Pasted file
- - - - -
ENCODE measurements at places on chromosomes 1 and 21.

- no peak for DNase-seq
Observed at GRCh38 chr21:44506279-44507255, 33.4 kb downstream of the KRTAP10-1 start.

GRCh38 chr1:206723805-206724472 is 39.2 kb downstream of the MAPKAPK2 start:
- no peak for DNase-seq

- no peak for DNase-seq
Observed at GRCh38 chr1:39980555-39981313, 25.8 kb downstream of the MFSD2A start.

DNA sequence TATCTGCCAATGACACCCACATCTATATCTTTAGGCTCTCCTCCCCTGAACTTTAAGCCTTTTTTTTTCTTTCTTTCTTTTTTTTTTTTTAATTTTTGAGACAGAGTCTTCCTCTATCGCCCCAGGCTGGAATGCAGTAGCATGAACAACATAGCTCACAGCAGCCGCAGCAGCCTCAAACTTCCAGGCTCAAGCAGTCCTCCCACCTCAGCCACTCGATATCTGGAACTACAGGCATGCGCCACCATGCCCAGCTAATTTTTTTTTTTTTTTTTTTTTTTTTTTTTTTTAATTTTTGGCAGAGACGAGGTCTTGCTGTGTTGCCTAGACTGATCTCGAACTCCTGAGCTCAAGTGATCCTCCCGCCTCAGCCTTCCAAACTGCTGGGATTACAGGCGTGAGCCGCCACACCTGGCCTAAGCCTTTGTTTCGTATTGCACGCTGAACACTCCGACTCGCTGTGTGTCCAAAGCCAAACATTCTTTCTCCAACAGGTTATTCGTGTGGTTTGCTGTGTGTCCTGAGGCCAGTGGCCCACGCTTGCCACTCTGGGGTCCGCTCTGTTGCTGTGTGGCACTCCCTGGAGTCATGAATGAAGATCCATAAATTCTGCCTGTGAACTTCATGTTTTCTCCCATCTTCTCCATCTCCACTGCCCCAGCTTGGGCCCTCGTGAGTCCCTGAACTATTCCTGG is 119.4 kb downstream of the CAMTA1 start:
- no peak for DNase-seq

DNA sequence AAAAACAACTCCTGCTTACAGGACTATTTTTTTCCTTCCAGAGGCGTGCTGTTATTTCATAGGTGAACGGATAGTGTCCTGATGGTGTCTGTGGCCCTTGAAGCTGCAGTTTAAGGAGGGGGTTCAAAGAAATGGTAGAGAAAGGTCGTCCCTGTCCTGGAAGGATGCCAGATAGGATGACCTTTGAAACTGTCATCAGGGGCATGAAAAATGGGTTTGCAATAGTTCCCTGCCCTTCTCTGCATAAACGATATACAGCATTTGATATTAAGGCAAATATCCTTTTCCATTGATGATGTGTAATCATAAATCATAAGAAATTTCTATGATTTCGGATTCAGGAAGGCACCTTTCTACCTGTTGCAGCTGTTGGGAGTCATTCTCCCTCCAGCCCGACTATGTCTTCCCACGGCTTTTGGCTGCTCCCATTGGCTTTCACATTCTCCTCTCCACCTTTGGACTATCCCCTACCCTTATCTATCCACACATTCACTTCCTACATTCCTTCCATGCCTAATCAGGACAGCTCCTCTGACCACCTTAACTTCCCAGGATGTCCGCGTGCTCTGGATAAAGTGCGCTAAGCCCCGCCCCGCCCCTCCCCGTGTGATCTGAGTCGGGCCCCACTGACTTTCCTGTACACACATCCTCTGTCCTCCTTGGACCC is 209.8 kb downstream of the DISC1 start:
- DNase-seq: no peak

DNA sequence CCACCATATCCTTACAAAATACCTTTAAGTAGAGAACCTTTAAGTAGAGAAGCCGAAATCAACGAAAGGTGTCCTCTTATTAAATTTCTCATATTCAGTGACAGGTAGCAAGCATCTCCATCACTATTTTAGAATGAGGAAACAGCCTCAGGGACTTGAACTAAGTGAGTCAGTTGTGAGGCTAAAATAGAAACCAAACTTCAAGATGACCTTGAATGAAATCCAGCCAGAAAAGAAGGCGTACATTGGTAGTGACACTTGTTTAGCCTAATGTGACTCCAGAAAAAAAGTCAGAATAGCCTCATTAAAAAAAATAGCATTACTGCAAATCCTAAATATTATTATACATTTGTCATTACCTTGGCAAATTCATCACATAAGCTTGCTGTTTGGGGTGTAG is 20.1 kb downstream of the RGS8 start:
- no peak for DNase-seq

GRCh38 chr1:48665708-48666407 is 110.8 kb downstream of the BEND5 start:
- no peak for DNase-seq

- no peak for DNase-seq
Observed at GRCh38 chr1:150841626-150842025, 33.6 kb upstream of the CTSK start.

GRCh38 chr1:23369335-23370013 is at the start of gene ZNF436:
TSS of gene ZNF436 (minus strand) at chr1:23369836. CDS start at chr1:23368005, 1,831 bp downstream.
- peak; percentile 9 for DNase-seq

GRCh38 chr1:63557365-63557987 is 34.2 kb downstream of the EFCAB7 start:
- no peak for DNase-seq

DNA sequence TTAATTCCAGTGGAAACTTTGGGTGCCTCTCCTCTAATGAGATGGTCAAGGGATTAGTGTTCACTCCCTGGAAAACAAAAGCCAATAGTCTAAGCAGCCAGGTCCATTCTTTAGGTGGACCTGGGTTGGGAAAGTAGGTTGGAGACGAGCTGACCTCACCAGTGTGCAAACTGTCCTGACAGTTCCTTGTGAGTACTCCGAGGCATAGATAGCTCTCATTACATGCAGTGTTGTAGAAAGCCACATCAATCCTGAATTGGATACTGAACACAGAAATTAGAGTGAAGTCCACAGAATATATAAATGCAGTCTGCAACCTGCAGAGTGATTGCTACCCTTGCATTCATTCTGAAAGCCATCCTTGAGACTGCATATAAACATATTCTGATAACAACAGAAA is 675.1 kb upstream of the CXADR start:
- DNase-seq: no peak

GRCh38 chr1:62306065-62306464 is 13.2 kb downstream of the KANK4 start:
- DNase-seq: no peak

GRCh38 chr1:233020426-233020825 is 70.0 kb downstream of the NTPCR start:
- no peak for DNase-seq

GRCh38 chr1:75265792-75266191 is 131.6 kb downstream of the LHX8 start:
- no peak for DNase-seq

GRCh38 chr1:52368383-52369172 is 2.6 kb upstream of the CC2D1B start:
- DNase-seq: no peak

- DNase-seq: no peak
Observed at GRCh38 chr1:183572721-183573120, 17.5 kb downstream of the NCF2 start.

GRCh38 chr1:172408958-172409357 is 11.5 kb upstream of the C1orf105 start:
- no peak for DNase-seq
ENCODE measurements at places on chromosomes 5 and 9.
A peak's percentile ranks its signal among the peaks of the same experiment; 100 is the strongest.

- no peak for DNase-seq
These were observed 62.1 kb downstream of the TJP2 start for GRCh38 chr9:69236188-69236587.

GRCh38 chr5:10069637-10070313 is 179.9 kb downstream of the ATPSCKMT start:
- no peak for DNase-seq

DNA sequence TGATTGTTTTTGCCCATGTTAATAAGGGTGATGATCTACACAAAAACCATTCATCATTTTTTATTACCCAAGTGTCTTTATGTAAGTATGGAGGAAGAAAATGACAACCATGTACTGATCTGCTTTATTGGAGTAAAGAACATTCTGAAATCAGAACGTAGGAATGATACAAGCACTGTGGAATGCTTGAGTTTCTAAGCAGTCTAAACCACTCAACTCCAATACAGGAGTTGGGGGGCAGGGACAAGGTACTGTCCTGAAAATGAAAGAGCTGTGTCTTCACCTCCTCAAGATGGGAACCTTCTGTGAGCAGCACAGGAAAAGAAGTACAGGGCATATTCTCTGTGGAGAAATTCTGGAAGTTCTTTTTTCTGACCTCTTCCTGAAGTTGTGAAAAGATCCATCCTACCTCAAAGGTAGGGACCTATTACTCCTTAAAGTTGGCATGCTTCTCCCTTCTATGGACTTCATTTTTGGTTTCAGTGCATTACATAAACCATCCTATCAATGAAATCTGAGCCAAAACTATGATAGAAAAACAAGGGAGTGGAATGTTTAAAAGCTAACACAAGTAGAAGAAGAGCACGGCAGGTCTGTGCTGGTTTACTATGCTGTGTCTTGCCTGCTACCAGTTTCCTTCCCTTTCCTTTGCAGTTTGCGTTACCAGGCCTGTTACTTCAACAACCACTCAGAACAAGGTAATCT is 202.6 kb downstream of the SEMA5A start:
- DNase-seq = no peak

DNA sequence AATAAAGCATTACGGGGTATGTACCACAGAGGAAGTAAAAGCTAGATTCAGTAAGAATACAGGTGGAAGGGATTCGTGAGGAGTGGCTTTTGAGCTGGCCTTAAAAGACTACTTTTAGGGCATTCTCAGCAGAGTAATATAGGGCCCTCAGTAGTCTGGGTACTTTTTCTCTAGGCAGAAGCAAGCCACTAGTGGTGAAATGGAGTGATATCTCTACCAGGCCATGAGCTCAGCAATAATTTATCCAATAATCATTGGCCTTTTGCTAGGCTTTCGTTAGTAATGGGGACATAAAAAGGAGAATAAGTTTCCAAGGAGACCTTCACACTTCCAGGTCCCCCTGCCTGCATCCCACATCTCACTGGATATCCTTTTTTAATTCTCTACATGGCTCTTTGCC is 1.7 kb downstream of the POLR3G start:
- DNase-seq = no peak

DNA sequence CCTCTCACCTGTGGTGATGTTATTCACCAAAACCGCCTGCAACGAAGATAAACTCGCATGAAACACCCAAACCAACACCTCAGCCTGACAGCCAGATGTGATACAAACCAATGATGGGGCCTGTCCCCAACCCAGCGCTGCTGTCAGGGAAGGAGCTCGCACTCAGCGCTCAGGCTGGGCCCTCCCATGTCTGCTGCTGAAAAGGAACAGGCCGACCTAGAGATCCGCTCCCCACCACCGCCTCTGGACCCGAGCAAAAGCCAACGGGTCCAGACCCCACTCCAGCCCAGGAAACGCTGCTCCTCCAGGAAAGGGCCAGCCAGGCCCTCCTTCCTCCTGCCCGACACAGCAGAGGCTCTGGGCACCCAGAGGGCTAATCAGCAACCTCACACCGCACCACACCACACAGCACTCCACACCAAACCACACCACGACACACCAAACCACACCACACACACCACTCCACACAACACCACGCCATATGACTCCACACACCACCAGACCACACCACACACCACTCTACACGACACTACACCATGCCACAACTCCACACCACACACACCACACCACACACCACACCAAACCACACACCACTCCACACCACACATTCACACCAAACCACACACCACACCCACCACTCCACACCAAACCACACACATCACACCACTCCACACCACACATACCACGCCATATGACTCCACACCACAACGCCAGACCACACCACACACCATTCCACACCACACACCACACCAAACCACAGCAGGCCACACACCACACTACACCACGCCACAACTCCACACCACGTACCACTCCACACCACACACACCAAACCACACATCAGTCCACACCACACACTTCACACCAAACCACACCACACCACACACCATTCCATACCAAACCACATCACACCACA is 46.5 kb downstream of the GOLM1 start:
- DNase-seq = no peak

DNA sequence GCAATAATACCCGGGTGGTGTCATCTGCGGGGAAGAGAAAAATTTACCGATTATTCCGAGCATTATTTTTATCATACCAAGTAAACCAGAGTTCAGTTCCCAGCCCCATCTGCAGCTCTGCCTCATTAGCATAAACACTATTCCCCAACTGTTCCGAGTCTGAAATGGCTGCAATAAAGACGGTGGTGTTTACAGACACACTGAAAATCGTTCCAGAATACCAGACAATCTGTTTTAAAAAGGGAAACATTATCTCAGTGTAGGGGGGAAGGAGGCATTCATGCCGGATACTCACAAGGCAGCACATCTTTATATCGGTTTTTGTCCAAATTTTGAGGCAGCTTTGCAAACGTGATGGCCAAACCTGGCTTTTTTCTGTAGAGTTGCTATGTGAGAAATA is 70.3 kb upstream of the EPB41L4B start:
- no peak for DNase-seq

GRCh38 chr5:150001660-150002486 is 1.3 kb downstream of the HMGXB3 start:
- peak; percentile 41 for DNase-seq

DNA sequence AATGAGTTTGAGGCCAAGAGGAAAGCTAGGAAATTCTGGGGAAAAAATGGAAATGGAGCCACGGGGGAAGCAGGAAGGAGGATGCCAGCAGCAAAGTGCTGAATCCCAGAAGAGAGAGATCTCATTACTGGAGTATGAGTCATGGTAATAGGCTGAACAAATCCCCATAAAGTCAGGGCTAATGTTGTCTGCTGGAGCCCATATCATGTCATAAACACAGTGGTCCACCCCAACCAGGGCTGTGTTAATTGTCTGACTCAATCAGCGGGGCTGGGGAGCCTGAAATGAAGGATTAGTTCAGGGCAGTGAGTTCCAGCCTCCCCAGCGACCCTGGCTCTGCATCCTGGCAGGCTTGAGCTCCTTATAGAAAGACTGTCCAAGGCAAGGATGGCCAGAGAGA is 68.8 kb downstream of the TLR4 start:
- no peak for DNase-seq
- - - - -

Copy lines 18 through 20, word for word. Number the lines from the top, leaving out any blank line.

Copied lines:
GRCh38 chr1:23369335-23370013 is at the start of gene ZNF436:
TSS of gene ZNF436 (minus strand) at chr1:23369836. CDS start at chr1:23368005, 1,831 bp downstream.
- peak; percentile 9 for DNase-seq